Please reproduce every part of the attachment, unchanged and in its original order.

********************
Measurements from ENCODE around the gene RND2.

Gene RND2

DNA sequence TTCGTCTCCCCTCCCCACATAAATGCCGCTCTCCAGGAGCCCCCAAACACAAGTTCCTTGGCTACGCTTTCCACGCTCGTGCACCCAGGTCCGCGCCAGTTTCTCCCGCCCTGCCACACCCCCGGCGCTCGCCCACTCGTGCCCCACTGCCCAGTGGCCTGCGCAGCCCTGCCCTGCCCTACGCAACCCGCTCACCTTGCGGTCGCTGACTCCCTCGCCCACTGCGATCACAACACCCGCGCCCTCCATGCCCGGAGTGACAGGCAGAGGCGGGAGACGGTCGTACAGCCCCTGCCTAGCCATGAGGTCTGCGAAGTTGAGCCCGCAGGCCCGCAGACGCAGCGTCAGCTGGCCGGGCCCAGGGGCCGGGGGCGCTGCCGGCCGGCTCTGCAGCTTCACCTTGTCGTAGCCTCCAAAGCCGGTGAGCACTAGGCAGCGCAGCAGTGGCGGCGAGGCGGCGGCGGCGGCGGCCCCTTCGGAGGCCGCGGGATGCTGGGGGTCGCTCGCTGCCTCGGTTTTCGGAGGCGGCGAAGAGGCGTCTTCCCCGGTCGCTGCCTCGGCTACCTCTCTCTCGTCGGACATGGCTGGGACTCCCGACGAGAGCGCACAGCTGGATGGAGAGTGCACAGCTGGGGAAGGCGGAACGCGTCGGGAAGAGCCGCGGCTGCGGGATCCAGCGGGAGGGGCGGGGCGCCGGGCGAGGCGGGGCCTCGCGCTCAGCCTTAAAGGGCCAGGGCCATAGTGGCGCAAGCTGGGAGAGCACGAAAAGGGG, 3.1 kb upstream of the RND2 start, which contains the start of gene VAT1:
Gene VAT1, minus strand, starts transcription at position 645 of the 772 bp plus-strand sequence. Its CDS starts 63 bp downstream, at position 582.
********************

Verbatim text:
Measurements from ENCODE around the gene RND2.

Gene RND2

DNA sequence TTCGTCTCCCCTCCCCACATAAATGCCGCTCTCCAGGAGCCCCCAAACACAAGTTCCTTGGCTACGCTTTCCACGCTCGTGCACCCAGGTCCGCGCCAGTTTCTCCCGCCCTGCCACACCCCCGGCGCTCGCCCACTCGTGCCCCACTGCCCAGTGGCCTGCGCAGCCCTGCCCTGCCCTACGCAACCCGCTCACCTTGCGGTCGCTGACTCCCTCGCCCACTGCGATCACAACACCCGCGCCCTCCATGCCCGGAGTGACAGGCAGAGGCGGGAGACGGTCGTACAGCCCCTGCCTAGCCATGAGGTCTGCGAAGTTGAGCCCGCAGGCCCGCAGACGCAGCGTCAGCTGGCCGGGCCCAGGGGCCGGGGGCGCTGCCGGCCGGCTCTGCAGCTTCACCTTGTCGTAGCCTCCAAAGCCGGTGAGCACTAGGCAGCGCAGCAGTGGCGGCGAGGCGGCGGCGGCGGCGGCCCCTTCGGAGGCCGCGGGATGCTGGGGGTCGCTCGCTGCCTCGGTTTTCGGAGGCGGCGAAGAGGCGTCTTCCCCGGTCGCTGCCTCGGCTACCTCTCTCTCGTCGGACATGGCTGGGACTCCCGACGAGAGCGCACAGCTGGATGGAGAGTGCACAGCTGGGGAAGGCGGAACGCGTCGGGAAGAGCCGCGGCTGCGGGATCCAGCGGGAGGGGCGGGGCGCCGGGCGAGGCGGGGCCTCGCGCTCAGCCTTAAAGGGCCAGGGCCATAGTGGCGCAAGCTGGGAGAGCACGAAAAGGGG, 3.1 kb upstream of the RND2 start, which contains the start of gene VAT1:
Gene VAT1, minus strand, starts transcription at position 645 of the 772 bp plus-strand sequence. Its CDS starts 63 bp downstream, at position 582.